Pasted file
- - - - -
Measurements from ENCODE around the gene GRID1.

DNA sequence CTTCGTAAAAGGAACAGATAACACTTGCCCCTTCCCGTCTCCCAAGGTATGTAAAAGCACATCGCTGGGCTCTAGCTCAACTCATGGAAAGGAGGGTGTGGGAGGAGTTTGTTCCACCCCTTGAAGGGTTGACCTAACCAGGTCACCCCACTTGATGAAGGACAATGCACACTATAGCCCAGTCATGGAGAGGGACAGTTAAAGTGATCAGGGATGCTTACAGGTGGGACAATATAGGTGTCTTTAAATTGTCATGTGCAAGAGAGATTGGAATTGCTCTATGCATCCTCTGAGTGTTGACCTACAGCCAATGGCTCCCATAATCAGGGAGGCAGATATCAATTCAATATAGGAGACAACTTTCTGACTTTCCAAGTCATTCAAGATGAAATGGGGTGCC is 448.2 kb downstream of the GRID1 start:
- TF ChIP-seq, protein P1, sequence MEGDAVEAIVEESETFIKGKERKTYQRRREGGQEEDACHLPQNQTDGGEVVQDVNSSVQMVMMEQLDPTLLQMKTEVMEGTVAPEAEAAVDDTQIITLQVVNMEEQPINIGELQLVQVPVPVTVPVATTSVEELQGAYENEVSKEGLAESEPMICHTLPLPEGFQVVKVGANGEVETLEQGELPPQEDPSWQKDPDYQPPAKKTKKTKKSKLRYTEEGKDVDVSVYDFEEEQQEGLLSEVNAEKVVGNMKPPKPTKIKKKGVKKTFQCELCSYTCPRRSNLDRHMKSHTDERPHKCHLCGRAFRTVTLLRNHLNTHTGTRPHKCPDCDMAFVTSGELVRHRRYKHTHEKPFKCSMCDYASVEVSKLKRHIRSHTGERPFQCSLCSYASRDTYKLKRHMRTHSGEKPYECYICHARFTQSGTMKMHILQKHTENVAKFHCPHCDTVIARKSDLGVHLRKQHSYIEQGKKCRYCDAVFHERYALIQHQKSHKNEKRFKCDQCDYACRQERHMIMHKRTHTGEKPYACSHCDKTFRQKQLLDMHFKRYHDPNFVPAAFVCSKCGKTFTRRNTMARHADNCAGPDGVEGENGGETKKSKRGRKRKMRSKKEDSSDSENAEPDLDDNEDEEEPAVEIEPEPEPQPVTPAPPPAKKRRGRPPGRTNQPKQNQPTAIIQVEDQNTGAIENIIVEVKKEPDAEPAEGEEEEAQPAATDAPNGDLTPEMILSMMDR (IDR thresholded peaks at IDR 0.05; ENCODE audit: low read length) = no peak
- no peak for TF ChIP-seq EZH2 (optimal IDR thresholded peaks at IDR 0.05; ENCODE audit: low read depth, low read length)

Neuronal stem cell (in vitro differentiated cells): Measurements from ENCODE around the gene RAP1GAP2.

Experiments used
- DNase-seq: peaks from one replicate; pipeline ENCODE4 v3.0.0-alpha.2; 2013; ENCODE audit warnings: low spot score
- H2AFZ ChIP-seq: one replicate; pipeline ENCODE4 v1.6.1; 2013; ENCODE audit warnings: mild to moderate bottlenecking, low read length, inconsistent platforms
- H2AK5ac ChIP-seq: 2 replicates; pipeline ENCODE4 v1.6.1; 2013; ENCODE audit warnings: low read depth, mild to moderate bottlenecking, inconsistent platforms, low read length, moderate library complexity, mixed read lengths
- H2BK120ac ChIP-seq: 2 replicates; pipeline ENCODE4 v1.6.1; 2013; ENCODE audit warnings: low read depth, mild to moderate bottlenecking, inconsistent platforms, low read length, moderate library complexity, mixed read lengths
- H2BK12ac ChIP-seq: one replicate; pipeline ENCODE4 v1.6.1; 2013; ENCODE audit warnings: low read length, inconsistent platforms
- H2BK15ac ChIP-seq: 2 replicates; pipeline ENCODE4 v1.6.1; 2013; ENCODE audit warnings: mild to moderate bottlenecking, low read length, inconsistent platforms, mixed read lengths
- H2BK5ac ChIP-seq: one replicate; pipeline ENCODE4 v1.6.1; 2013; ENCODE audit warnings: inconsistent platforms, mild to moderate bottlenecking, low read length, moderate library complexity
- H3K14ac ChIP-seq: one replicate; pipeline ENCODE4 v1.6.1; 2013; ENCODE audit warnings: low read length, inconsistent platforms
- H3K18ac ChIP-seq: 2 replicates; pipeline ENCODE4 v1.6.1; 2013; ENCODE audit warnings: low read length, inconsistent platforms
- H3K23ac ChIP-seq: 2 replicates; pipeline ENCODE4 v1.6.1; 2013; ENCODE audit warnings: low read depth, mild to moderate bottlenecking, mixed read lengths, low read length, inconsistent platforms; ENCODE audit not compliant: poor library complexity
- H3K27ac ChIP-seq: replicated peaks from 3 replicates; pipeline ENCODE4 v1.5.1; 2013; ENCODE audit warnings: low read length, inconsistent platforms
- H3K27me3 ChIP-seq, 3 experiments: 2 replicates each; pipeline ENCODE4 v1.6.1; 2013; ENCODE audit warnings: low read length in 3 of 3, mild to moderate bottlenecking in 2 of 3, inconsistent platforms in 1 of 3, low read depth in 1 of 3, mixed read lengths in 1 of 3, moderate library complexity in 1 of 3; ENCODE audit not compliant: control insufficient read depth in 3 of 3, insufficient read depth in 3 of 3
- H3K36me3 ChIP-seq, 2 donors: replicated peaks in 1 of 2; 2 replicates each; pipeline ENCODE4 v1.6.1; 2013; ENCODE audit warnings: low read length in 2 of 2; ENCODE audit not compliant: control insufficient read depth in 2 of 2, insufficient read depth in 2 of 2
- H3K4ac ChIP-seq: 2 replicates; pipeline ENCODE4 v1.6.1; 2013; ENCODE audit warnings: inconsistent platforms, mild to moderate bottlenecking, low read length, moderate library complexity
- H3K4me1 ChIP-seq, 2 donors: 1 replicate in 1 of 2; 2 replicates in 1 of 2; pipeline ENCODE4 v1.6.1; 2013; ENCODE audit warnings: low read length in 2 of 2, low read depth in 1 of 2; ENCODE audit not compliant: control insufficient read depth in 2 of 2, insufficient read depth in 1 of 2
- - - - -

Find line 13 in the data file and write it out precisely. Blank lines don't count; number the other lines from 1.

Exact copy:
- H2BK5ac ChIP-seq: one replicate; pipeline ENCODE4 v1.6.1; 2013; ENCODE audit warnings: inconsistent platforms, mild to moderate bottlenecking, low read length, moderate library complexity